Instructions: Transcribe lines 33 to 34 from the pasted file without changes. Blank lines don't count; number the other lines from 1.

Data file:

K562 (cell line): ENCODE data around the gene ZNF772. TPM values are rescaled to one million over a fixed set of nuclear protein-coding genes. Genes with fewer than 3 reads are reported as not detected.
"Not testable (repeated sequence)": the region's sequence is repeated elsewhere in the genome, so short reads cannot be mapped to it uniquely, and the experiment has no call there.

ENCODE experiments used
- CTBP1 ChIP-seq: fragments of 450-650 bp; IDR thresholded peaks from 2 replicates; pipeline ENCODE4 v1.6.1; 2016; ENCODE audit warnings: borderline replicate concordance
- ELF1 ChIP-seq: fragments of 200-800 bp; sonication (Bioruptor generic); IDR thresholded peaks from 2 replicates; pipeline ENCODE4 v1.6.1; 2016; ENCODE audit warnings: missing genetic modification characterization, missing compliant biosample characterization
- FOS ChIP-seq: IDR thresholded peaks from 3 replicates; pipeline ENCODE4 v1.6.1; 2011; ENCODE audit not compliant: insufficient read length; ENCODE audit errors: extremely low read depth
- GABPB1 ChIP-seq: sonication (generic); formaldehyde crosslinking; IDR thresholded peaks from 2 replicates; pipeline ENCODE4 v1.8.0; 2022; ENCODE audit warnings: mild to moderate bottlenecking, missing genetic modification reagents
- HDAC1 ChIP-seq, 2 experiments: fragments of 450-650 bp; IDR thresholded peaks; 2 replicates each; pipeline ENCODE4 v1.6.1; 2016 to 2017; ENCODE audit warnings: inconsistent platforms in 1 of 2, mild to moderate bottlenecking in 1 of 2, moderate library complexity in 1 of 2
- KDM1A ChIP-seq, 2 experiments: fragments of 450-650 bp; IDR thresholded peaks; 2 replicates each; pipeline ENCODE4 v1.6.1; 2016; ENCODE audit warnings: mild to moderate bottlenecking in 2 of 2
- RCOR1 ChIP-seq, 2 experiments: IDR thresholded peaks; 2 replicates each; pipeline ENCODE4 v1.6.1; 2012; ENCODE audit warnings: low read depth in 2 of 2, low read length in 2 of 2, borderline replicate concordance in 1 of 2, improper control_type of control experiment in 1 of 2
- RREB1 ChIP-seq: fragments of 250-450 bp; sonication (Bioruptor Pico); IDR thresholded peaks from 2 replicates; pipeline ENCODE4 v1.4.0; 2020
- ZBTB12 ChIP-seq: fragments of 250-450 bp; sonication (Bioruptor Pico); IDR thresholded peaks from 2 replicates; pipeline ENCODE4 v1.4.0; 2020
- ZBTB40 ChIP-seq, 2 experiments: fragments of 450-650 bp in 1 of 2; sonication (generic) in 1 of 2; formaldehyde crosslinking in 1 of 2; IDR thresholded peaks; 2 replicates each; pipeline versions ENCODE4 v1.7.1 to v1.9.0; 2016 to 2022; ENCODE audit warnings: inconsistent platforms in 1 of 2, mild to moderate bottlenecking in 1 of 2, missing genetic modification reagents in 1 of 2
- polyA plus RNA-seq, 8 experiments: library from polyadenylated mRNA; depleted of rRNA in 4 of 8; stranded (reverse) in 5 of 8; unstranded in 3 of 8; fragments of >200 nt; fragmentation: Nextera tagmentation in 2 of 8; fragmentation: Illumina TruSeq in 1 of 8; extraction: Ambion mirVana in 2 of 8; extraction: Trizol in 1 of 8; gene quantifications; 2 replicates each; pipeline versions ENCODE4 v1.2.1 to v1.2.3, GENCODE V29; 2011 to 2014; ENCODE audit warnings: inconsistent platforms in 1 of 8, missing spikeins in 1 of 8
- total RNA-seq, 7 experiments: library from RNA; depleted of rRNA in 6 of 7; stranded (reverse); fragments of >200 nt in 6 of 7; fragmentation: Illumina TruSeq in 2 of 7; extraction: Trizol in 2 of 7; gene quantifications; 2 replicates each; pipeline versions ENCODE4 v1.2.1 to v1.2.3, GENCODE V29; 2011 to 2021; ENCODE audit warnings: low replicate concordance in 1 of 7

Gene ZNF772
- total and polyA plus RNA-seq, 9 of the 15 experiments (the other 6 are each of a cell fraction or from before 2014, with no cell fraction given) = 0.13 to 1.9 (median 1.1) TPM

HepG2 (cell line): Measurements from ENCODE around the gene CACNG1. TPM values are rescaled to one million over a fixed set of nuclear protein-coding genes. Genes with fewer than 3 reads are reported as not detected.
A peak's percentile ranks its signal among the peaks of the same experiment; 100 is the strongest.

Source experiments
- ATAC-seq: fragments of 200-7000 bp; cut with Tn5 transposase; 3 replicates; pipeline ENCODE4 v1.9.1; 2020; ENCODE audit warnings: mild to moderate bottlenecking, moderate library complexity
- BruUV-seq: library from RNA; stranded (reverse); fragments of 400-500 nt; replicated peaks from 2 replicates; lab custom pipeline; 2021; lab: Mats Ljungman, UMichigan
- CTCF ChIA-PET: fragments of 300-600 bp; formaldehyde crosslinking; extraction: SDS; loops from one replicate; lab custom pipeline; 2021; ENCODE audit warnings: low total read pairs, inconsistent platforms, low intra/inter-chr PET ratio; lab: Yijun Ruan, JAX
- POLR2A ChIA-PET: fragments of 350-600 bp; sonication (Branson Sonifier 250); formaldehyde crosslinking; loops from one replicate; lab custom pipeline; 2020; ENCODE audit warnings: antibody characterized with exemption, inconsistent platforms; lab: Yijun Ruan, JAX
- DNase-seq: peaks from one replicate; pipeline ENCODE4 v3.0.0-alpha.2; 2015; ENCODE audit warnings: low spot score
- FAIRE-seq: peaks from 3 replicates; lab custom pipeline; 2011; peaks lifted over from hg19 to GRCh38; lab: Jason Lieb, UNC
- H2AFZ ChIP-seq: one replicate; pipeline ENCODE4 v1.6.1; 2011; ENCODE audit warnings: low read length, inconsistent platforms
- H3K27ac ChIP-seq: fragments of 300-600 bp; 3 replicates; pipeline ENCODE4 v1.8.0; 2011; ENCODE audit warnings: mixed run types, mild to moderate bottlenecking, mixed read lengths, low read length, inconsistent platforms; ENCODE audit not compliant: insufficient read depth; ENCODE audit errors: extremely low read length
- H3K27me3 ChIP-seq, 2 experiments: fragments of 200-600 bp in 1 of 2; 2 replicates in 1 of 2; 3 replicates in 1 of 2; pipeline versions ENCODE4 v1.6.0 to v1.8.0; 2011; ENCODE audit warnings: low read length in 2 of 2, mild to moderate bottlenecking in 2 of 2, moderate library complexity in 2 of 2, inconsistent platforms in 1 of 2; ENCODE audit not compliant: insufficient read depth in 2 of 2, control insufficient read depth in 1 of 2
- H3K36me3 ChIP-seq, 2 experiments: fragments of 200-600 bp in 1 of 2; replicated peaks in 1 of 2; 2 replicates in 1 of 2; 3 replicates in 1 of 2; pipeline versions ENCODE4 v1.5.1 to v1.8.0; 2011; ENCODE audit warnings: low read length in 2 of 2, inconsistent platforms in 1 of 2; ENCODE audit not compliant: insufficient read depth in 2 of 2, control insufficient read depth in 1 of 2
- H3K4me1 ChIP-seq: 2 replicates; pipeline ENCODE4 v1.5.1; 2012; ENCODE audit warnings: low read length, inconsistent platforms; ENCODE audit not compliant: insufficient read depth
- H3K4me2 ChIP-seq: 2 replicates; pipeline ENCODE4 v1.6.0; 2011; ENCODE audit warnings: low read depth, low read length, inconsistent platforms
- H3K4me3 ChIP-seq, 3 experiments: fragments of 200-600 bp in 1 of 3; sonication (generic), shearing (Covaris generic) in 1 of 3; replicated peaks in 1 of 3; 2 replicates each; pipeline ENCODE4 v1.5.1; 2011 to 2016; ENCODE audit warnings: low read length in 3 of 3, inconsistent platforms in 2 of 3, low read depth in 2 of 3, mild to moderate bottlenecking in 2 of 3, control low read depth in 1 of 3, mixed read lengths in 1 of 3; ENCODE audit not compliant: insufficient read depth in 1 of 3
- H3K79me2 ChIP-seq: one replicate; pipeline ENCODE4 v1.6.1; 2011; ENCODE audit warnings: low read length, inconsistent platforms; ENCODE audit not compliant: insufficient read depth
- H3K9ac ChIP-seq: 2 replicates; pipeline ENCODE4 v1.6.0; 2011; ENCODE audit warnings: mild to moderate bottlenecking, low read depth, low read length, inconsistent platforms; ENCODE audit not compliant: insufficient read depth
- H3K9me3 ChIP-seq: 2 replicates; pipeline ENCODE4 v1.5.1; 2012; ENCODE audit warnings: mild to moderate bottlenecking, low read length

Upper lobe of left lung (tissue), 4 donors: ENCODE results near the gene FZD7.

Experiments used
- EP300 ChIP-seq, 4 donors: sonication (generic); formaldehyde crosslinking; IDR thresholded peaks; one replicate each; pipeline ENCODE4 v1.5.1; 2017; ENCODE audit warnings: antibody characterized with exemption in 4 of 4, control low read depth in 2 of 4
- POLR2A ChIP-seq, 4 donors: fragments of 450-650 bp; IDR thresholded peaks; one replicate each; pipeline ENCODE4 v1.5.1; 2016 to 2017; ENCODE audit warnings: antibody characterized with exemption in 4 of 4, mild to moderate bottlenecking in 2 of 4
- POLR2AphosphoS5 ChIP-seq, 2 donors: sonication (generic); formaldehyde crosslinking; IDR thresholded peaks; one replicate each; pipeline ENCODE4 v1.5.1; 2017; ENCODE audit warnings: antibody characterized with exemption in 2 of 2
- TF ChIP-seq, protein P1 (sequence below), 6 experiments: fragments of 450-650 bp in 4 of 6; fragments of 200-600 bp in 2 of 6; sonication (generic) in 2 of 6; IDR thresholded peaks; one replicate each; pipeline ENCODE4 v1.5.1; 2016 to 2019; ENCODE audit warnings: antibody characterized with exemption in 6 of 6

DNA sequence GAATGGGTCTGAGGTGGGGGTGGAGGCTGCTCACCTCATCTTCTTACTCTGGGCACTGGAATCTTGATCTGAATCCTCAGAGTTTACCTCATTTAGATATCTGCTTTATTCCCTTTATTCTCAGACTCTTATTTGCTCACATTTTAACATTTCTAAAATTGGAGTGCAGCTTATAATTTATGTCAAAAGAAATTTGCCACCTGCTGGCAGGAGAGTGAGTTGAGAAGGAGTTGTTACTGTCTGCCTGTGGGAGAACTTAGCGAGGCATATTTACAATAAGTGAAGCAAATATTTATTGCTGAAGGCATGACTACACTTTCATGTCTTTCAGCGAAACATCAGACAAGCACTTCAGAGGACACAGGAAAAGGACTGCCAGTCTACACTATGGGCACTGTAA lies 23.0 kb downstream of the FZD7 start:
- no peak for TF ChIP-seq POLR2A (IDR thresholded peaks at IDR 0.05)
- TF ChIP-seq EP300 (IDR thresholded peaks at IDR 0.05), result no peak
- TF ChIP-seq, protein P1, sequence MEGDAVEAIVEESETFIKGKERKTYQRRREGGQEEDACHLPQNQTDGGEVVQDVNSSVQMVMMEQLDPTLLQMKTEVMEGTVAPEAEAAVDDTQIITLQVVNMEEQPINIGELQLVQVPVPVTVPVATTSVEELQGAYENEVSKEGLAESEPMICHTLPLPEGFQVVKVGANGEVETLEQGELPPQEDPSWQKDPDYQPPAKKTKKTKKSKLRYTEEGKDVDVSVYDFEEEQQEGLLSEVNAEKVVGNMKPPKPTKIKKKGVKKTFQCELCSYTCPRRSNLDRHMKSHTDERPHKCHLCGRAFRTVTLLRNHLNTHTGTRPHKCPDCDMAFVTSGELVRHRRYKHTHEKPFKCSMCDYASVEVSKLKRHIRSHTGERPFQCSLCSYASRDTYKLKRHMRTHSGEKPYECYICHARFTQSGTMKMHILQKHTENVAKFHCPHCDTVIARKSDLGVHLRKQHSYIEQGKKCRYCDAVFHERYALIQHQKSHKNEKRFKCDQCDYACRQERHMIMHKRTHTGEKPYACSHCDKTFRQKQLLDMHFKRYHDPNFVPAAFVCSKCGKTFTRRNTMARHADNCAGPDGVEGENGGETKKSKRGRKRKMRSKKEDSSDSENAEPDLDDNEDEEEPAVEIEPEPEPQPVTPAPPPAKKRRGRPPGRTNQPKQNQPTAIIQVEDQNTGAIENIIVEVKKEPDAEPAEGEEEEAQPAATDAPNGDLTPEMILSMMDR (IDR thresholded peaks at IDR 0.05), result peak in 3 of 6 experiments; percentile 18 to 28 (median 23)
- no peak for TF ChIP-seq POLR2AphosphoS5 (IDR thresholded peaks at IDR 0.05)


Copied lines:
- H3K4me3 ChIP-seq, 3 experiments: fragments of 200-600 bp in 1 of 3; sonication (generic), shearing (Covaris generic) in 1 of 3; replicated peaks in 1 of 3; 2 replicates each; pipeline ENCODE4 v1.5.1; 2011 to 2016; ENCODE audit warnings: low read length in 3 of 3, inconsistent platforms in 2 of 3, low read depth in 2 of 3, mild to moderate bottlenecking in 2 of 3, control low read depth in 1 of 3, mixed read lengths in 1 of 3; ENCODE audit not compliant: insufficient read depth in 1 of 3
- H3K79me2 ChIP-seq: one replicate; pipeline ENCODE4 v1.6.1; 2011; ENCODE audit warnings: low read length, inconsistent platforms; ENCODE audit not compliant: insufficient read depth